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2010 Calvin Awards: Best Album

February 8, 2010

Kids, don't try this at home. It's for professional rock stars only.

This year for Best Album, BOP has gone a little bit country, and a lot Canadian.

Well, alt-country at least, for our overall winner. Golden voiced chanteuse Neko Case's Middle Cyclone is our choice for album of the year, that increasingly anachronistic category in a world of singles. Case has continually shown the world that just because you have a twang in your voice, it doesn't mean you have to sing about pickup trucks. Middle Cyclone saw her break into the mainstream with more twangy pop, while she still stayed true to herself with odd love songs directed towards storms and somewhat indecipherable lyrics. As for the 30 minutes of frog songs at the end (note: I'm being literal here), well, let's just hit "next", okay?

Second spot goes decidedly more upbeat with the Yeah Yeah Yeahs and It's Blitz!, which saw the New York trio discover their danceable side. With explosive tracks like Zero and Heads Will Roll, they've seized the mantle of being this generation's Blondie. But while it has its alt-rock and disco side, Karen O can still sing a ballad and keep her intensity. The combination of all these things made it one of the most active albums in our rotation this year.

Switching gears dramatically, we find The Decemberists and The Hazards of Love in third place. A former winner of this category, these standard-bearers of baroque folk-pop returned with a concept album about, well... you wouldn't believe me I told you, but let's just say that Tolkien would think it's outlandish. But leave it to Colin Meloy to make an album that has shape-shifters and forest queens and turn it into a hell of a rock album. While there's nothing approaching the pop brilliance of 16 Military Wives, it's a collection that really demands to be listened to as an album.

Four place brings our first of four Canadian acts (though Neko Case counts as an honourary one thanks to her duty in The New Pornographers, a previous Best Album winner) with Metric's Fantasies. Firmly embracing the new-New Wave sound, Metric achieved a breakthrough on this album, moving from their previous collections of pop-hooks and creating real songs this time.

Fifth place goes all the way pop with Lily Allen's It's Not Me, It's You. Allen, who broke through in North America this year after making headlines for several years in the UK as one of the premiere party-girls, abruptly wrenched off that course with this album, a major statement against celebrity culture and vanity in what's one of the most vain of industries, pop music. And let's not forget the music, which mashes genres fearlessly and superbly to create a unique and toe-tapping collection of songs.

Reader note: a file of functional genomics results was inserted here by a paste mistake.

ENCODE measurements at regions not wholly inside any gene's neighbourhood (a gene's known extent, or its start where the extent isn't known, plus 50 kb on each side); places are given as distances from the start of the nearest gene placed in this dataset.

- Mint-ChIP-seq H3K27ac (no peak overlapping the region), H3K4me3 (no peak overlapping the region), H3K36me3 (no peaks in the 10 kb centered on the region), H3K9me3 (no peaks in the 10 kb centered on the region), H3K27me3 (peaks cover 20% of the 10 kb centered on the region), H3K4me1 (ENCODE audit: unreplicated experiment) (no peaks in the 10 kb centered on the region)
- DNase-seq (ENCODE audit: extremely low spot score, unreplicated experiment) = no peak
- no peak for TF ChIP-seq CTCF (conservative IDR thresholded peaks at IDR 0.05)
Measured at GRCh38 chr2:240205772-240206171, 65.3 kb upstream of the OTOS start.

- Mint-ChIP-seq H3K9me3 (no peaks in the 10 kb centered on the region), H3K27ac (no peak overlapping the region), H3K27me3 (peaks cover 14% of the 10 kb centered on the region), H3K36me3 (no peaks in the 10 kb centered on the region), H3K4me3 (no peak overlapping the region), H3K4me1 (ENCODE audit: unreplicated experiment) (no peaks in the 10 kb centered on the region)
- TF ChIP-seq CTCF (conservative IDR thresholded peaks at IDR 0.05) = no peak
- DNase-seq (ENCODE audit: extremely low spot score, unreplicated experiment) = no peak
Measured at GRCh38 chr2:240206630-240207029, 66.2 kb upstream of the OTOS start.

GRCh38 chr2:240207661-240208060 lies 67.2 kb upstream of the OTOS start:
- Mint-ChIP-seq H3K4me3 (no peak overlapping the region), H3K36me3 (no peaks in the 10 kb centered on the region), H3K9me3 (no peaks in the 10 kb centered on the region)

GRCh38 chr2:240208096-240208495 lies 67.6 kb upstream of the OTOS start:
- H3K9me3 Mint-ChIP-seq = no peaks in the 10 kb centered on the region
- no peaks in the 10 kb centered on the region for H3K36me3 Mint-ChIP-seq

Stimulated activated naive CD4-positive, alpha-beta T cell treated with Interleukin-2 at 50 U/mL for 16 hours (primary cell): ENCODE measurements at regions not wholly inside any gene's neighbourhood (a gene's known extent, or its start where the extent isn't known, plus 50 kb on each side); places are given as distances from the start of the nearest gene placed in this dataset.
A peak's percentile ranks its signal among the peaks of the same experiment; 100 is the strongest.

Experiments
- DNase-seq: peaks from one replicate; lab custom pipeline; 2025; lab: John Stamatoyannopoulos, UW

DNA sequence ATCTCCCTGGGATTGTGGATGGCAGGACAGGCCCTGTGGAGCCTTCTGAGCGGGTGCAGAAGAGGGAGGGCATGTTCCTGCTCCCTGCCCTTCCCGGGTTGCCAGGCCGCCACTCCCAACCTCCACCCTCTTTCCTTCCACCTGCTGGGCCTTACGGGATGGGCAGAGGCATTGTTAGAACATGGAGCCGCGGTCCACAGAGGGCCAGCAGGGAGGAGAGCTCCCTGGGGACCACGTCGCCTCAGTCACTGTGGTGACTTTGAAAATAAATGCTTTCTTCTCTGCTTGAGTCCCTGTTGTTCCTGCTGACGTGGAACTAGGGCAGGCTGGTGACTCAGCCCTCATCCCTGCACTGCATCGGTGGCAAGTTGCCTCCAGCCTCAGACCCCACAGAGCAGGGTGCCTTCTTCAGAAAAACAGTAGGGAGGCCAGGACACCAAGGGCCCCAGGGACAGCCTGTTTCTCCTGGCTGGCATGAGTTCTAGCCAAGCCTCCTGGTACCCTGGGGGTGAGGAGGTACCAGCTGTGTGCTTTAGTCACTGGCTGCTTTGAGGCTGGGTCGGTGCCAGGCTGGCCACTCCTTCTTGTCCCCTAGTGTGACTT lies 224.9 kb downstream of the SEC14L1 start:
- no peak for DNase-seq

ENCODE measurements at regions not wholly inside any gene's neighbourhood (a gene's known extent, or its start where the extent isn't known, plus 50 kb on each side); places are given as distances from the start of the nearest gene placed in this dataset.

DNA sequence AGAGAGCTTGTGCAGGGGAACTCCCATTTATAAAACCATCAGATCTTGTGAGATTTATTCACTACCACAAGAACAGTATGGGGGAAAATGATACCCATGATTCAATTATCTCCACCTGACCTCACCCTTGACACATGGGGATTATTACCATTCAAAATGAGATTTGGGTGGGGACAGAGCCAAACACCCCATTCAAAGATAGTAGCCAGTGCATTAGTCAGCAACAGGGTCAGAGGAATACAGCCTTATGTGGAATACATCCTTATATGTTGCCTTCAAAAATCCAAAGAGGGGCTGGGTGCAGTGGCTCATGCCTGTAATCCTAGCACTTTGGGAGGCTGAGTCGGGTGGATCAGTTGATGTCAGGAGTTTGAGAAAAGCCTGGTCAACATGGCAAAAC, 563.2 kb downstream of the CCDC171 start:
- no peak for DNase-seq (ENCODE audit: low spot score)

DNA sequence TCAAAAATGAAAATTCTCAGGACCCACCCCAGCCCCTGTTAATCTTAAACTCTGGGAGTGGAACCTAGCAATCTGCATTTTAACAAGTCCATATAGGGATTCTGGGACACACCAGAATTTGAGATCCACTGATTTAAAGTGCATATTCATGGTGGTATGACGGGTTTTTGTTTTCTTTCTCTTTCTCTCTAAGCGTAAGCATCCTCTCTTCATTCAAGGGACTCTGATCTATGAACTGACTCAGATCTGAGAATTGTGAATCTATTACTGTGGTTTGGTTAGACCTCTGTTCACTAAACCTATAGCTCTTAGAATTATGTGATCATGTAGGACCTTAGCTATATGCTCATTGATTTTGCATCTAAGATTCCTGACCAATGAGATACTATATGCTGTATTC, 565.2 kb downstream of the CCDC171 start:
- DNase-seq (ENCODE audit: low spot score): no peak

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We stick with Europop for sixth place with the French group Phoenix and their album Wolfgang Amadeus Phoenix. While it was impossible to avoid the ridiculously catchy Listzomania and 1901, this album went much deeper with the Tangerine Dream/Air inspired Love Like a Sunset that put the art back in pop.

Members of the Montreal-based art-rock group Wolf Parade simply don't know the meaning of the concept of "taking a break". Two separate side-projects from this band make our top ten list this year. Leading the way is Sunset Rubdown's Dragonslayer by frontman Spencer Krug. Swooping, complex melodies swirl through this album, with Krug's dense lyrics inviting listeners to take many, many trips through the track list.

Eighth spot goes a lot more mainstream with U2's latest, No Line on the Horizon. While they caused a lot of headscratching with their first single Put On Your Boots, it was mostly an aberration and the rest of the album brought out the band's usual carefully crafted sonic landscapes. While there's less rocking-out than we might be used to, these guys still proved there's something about an epic rock album that still gets us, right here.

Canadian artists find another spot on this list in ninth, with A.C. Newman's Get Guilty. The string-puller behind The New Pornographers released his second solo album, which while avoiding the genre-bending pop of those albums, still showed that he's the best hook-writer in the business. If there's a song on this album that doesn't become an earworm for you, check your pulse.

The second of those Wolf Parade side projects gets tenth place, with Handsome Furs' Face Control. The other lead singer of that band, Dan Boeckner, pulls his best art-rock Springsteen with anthemic songs about surviving and finding love. (Reagen Sulewski/BOP)

Best Actor
Best Actress
Best Album
Best Breakthrough Performance
Best Cast
Best Director
Best DVD
Best Overlooked Film
Best Picture
Best Scene
Best Screenplay
Best Supporting Actor
Best Supporting Actress
Best TV Show
Best Use of Music
Best Videogame
Worst Performance
Worst Picture


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